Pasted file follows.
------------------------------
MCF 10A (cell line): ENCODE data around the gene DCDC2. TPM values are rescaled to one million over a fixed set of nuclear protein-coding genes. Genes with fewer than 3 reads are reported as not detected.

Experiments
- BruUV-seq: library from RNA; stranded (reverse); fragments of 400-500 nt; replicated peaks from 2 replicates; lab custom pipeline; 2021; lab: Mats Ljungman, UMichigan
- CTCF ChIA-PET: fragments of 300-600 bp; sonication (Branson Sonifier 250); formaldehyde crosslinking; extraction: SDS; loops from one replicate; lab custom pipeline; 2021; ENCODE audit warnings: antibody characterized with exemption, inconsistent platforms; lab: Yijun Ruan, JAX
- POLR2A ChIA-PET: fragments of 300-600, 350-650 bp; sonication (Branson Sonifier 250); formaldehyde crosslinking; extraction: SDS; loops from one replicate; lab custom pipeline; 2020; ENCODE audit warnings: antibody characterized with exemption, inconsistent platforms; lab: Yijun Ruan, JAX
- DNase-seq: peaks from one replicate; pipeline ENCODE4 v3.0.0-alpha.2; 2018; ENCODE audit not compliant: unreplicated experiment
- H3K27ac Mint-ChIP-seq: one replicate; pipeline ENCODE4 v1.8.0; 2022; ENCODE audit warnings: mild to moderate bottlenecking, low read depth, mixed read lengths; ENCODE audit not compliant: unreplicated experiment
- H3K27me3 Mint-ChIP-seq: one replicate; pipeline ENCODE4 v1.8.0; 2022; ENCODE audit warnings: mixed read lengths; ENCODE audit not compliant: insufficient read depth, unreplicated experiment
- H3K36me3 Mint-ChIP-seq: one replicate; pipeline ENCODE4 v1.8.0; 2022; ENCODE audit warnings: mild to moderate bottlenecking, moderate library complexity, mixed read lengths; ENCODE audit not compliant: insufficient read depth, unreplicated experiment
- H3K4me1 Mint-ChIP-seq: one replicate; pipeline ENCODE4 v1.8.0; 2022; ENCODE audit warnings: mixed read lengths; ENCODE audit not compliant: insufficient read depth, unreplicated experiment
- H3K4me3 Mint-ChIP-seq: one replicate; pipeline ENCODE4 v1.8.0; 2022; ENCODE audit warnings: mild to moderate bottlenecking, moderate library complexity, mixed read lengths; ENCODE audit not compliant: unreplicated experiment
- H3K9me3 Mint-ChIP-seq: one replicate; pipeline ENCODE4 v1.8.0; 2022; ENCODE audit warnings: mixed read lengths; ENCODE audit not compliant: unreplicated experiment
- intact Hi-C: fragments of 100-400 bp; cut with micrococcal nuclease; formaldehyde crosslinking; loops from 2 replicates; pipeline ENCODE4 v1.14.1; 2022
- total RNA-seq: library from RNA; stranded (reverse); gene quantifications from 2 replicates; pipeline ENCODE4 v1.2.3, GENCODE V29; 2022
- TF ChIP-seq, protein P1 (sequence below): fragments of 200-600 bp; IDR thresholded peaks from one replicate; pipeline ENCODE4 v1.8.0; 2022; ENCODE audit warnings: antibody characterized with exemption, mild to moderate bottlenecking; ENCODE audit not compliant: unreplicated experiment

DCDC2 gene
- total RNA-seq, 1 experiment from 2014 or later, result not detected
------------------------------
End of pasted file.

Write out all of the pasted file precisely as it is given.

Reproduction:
MCF 10A (cell line): ENCODE data around the gene DCDC2. TPM values are rescaled to one million over a fixed set of nuclear protein-coding genes. Genes with fewer than 3 reads are reported as not detected.

Experiments
- BruUV-seq: library from RNA; stranded (reverse); fragments of 400-500 nt; replicated peaks from 2 replicates; lab custom pipeline; 2021; lab: Mats Ljungman, UMichigan
- CTCF ChIA-PET: fragments of 300-600 bp; sonication (Branson Sonifier 250); formaldehyde crosslinking; extraction: SDS; loops from one replicate; lab custom pipeline; 2021; ENCODE audit warnings: antibody characterized with exemption, inconsistent platforms; lab: Yijun Ruan, JAX
- POLR2A ChIA-PET: fragments of 300-600, 350-650 bp; sonication (Branson Sonifier 250); formaldehyde crosslinking; extraction: SDS; loops from one replicate; lab custom pipeline; 2020; ENCODE audit warnings: antibody characterized with exemption, inconsistent platforms; lab: Yijun Ruan, JAX
- DNase-seq: peaks from one replicate; pipeline ENCODE4 v3.0.0-alpha.2; 2018; ENCODE audit not compliant: unreplicated experiment
- H3K27ac Mint-ChIP-seq: one replicate; pipeline ENCODE4 v1.8.0; 2022; ENCODE audit warnings: mild to moderate bottlenecking, low read depth, mixed read lengths; ENCODE audit not compliant: unreplicated experiment
- H3K27me3 Mint-ChIP-seq: one replicate; pipeline ENCODE4 v1.8.0; 2022; ENCODE audit warnings: mixed read lengths; ENCODE audit not compliant: insufficient read depth, unreplicated experiment
- H3K36me3 Mint-ChIP-seq: one replicate; pipeline ENCODE4 v1.8.0; 2022; ENCODE audit warnings: mild to moderate bottlenecking, moderate library complexity, mixed read lengths; ENCODE audit not compliant: insufficient read depth, unreplicated experiment
- H3K4me1 Mint-ChIP-seq: one replicate; pipeline ENCODE4 v1.8.0; 2022; ENCODE audit warnings: mixed read lengths; ENCODE audit not compliant: insufficient read depth, unreplicated experiment
- H3K4me3 Mint-ChIP-seq: one replicate; pipeline ENCODE4 v1.8.0; 2022; ENCODE audit warnings: mild to moderate bottlenecking, moderate library complexity, mixed read lengths; ENCODE audit not compliant: unreplicated experiment
- H3K9me3 Mint-ChIP-seq: one replicate; pipeline ENCODE4 v1.8.0; 2022; ENCODE audit warnings: mixed read lengths; ENCODE audit not compliant: unreplicated experiment
- intact Hi-C: fragments of 100-400 bp; cut with micrococcal nuclease; formaldehyde crosslinking; loops from 2 replicates; pipeline ENCODE4 v1.14.1; 2022
- total RNA-seq: library from RNA; stranded (reverse); gene quantifications from 2 replicates; pipeline ENCODE4 v1.2.3, GENCODE V29; 2022
- TF ChIP-seq, protein P1 (sequence below): fragments of 200-600 bp; IDR thresholded peaks from one replicate; pipeline ENCODE4 v1.8.0; 2022; ENCODE audit warnings: antibody characterized with exemption, mild to moderate bottlenecking; ENCODE audit not compliant: unreplicated experiment

DCDC2 gene
- total RNA-seq, 1 experiment from 2014 or later, result not detected